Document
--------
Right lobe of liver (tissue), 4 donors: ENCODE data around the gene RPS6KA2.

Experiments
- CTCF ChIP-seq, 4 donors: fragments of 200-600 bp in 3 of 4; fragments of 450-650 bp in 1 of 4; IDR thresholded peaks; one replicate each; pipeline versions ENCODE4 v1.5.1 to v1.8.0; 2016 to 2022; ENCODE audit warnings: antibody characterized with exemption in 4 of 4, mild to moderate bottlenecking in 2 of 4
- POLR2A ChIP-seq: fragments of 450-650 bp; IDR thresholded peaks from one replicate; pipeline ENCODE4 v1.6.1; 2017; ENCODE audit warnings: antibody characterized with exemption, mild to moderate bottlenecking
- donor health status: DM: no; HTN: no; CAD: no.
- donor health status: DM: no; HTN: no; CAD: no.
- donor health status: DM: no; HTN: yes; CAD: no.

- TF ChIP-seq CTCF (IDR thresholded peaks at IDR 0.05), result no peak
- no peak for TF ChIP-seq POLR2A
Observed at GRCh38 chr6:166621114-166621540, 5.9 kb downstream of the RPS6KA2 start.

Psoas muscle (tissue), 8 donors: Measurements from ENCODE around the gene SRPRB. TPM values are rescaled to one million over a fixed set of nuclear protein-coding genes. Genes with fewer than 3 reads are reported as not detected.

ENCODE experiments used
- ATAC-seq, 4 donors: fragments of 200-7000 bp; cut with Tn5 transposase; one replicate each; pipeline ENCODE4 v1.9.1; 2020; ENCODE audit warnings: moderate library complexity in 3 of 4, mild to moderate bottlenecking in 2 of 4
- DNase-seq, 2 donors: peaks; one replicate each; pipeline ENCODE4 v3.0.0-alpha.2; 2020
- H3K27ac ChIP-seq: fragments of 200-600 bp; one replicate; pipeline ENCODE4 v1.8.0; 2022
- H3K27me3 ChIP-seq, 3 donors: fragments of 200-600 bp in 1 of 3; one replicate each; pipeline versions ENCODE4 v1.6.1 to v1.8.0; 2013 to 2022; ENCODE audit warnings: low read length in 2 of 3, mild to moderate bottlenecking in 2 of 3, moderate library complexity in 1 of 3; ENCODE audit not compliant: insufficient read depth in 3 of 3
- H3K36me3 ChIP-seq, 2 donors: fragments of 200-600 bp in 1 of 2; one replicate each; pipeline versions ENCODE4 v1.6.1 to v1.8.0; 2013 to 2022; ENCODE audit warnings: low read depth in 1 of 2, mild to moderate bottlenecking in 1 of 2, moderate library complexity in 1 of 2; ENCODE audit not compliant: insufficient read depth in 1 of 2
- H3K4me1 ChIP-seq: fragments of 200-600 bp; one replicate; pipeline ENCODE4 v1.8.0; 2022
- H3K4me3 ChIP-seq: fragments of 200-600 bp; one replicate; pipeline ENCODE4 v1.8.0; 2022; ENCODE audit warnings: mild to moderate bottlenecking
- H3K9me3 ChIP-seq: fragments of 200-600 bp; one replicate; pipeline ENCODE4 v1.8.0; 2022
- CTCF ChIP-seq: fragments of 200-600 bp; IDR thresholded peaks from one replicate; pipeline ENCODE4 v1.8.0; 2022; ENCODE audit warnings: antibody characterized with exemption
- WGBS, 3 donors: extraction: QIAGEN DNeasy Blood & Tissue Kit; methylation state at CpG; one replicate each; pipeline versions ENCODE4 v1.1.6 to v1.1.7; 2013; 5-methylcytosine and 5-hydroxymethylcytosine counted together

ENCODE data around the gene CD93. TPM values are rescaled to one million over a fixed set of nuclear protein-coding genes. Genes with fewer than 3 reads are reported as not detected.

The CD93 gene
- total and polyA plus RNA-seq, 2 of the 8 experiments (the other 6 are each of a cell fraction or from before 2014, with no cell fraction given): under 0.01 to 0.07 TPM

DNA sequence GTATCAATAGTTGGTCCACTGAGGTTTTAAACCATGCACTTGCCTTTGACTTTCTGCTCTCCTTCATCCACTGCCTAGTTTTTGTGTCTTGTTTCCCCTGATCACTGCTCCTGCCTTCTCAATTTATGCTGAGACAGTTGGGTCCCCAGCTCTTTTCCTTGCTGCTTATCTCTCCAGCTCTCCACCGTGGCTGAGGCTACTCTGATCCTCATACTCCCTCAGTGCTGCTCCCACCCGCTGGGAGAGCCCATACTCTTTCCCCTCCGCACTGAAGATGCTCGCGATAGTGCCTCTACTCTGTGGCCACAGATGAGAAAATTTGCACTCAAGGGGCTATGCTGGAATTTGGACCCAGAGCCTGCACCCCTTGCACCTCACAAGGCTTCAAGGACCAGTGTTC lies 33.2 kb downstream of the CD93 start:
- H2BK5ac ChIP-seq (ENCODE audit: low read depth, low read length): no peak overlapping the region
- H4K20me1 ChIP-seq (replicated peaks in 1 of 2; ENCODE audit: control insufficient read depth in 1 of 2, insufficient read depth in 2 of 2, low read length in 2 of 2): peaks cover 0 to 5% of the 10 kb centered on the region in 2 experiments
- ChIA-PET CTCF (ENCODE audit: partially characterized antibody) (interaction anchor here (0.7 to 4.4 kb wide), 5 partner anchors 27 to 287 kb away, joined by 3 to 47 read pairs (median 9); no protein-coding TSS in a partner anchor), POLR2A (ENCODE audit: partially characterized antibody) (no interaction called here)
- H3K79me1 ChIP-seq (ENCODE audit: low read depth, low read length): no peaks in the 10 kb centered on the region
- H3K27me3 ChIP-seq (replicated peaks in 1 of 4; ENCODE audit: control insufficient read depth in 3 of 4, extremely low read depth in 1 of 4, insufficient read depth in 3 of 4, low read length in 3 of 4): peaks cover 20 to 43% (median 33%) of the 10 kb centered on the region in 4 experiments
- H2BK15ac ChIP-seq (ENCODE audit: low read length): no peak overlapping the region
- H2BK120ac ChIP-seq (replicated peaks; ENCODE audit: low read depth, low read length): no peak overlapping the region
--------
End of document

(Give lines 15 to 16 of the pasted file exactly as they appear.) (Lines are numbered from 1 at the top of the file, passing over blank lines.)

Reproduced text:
- H3K27ac ChIP-seq: fragments of 200-600 bp; one replicate; pipeline ENCODE4 v1.8.0; 2022
- H3K27me3 ChIP-seq, 3 donors: fragments of 200-600 bp in 1 of 3; one replicate each; pipeline versions ENCODE4 v1.6.1 to v1.8.0; 2013 to 2022; ENCODE audit warnings: low read length in 2 of 3, mild to moderate bottlenecking in 2 of 3, moderate library complexity in 1 of 3; ENCODE audit not compliant: insufficient read depth in 3 of 3